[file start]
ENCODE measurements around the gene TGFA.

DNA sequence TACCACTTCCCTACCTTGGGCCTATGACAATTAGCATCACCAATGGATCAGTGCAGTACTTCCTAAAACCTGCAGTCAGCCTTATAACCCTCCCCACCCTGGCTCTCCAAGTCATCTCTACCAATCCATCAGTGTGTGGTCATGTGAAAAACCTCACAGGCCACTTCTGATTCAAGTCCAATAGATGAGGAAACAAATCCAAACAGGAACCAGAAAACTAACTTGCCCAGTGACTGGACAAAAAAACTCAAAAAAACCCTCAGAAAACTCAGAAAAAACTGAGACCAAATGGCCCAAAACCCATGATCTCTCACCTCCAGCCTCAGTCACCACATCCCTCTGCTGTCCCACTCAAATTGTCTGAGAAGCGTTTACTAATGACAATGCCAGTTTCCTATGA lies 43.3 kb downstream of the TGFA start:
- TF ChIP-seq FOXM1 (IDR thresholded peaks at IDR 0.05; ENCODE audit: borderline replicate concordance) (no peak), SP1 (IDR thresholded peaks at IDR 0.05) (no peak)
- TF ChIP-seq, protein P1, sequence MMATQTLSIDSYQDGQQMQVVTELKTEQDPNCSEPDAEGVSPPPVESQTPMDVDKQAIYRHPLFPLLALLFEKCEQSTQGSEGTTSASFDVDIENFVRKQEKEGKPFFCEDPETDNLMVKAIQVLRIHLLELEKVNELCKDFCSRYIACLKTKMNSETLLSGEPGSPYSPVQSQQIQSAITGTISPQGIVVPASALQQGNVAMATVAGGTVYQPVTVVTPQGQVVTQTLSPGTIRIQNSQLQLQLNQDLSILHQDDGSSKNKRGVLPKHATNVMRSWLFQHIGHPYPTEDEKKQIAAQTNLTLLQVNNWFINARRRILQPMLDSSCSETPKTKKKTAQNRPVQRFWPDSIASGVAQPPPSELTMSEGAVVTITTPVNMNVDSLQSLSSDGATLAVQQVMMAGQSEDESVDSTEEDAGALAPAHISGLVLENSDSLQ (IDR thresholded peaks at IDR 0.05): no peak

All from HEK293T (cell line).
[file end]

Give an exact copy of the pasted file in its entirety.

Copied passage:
ENCODE measurements around the gene TGFA.

DNA sequence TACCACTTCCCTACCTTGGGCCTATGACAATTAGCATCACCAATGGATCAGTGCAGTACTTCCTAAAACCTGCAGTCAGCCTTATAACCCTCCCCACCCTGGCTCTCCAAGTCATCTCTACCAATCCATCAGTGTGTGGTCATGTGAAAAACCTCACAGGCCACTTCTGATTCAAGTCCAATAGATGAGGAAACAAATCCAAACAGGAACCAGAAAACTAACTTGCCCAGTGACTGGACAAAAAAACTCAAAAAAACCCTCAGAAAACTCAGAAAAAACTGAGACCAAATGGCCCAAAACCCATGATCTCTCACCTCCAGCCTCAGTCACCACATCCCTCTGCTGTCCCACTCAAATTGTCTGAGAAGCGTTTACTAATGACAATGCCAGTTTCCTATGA lies 43.3 kb downstream of the TGFA start:
- TF ChIP-seq FOXM1 (IDR thresholded peaks at IDR 0.05; ENCODE audit: borderline replicate concordance) (no peak), SP1 (IDR thresholded peaks at IDR 0.05) (no peak)
- TF ChIP-seq, protein P1, sequence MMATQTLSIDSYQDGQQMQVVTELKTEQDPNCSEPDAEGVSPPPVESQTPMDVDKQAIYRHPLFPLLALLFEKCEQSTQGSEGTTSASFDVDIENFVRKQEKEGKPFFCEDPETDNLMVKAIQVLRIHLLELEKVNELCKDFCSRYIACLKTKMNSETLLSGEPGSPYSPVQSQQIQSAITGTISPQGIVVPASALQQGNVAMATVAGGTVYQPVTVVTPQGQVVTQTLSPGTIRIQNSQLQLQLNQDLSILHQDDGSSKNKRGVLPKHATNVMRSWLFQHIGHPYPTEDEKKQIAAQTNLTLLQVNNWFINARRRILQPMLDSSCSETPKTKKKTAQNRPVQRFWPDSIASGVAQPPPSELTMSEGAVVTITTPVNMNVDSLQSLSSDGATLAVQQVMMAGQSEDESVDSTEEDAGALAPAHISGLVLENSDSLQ (IDR thresholded peaks at IDR 0.05): no peak

All from HEK293T (cell line).